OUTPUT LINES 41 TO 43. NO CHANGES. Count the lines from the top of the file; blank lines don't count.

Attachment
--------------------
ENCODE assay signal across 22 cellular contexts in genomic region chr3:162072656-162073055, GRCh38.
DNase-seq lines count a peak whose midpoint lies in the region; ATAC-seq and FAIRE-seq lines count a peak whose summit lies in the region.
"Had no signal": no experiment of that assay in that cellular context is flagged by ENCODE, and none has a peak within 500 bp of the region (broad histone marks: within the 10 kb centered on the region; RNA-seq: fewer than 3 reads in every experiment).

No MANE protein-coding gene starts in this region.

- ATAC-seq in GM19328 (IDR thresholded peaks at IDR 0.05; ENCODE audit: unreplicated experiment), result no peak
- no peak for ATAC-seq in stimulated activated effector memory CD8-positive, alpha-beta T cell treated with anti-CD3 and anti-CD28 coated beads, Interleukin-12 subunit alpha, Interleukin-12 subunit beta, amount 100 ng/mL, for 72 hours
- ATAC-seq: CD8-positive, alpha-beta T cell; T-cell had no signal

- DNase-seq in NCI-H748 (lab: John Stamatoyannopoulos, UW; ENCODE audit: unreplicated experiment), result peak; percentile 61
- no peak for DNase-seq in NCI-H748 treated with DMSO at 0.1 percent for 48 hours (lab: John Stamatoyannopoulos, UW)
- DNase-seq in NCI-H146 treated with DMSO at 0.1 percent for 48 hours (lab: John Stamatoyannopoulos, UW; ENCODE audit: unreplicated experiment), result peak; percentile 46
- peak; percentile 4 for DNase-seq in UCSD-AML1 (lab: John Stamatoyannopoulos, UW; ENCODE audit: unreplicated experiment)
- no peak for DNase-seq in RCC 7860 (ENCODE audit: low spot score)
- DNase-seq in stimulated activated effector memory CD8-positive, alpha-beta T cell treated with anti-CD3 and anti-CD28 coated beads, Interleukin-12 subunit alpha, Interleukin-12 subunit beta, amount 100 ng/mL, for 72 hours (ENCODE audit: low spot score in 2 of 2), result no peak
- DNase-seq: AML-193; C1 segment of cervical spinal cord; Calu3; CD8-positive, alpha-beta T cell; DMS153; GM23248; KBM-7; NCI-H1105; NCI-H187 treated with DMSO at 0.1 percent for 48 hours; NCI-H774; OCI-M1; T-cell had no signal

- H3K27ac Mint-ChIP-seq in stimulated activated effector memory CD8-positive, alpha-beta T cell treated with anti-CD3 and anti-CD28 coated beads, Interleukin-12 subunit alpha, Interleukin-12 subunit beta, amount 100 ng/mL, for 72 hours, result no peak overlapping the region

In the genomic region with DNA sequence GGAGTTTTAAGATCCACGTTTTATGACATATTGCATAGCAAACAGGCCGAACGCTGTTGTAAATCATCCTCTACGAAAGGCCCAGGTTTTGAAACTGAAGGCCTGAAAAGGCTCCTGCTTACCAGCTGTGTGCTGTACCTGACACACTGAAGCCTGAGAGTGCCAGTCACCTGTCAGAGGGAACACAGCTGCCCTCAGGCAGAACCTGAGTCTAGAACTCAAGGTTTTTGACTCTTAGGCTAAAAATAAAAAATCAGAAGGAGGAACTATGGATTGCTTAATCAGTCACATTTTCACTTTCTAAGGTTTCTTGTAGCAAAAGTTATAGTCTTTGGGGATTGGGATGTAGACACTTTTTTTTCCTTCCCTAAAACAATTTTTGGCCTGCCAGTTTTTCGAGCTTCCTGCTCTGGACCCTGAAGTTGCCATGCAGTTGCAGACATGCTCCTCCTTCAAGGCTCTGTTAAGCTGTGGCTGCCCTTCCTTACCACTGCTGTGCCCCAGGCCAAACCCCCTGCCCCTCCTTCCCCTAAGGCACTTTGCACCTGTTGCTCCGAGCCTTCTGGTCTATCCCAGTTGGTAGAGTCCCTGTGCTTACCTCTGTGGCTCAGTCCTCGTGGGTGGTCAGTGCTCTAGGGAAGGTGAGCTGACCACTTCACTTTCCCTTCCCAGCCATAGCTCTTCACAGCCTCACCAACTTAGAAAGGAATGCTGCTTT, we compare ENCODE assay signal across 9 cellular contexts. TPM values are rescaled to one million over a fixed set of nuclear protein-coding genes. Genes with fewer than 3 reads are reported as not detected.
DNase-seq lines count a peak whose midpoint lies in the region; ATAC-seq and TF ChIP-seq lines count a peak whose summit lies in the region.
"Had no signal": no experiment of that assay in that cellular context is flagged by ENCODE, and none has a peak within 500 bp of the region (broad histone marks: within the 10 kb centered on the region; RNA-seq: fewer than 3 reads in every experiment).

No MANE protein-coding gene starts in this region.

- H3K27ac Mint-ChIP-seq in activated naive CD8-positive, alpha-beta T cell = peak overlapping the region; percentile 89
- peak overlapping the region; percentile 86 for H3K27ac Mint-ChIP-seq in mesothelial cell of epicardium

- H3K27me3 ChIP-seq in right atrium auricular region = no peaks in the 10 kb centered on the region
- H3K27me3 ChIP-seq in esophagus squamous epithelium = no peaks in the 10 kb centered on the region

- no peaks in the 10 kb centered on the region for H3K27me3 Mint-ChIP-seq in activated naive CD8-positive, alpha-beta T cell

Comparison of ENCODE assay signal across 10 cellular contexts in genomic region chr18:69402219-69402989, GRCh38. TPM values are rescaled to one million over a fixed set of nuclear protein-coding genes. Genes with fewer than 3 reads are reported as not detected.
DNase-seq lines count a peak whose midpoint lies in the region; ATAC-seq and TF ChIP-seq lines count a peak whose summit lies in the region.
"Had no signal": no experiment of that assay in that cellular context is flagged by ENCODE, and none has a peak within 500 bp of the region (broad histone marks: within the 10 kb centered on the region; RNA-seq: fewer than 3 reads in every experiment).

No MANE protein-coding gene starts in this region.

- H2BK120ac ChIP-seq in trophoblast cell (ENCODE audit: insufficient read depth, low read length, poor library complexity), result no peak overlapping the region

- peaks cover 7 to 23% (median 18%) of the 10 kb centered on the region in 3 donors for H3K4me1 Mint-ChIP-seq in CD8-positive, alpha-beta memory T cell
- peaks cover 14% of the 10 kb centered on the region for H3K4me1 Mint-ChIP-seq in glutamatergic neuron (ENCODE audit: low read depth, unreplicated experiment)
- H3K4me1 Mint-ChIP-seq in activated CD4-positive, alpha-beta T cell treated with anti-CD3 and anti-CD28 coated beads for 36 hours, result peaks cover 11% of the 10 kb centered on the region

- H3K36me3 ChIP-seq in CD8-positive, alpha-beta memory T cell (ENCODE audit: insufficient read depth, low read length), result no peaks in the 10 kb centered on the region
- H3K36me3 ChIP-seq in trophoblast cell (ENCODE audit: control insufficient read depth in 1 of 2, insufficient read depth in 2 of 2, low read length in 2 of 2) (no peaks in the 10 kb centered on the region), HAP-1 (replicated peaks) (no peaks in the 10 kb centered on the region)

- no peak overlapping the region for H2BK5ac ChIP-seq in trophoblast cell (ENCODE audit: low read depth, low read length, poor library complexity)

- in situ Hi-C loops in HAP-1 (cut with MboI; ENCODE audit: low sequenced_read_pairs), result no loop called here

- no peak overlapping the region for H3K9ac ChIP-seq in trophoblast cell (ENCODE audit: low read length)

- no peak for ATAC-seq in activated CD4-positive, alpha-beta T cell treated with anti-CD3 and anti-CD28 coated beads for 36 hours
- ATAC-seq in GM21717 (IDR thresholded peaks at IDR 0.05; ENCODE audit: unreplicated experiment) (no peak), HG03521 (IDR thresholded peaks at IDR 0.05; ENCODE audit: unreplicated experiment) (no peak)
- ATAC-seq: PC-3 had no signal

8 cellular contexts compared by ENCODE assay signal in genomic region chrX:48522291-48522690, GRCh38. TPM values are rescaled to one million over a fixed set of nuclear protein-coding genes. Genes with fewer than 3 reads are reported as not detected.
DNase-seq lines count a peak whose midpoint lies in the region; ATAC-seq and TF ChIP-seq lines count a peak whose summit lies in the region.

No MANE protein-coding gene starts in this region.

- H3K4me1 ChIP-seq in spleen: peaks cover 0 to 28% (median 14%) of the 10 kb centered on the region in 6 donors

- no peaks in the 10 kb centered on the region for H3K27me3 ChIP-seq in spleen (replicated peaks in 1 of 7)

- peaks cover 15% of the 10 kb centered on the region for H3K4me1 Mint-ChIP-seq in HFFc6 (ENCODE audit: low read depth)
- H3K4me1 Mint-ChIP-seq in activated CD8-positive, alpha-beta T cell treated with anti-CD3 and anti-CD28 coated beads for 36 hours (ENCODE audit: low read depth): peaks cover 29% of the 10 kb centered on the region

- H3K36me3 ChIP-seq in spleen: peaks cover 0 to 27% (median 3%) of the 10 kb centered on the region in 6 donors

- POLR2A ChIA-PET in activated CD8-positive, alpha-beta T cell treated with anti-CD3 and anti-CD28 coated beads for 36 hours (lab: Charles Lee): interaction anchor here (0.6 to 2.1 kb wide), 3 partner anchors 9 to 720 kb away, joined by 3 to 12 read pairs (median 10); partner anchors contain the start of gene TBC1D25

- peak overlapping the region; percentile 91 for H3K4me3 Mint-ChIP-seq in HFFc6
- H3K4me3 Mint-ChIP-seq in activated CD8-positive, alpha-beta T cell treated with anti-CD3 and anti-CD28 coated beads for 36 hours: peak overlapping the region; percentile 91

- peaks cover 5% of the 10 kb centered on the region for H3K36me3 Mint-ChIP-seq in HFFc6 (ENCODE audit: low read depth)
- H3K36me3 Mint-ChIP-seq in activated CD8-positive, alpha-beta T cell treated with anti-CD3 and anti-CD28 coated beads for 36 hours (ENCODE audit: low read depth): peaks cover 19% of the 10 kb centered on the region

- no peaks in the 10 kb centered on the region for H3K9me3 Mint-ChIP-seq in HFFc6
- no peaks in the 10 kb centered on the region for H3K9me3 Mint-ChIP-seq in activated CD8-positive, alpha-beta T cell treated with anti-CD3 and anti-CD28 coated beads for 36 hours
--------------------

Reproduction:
8 cellular contexts compared by ENCODE assay signal in genomic region chrX:48522291-48522690, GRCh38. TPM values are rescaled to one million over a fixed set of nuclear protein-coding genes. Genes with fewer than 3 reads are reported as not detected.
DNase-seq lines count a peak whose midpoint lies in the region; ATAC-seq and TF ChIP-seq lines count a peak whose summit lies in the region.

No MANE protein-coding gene starts in this region.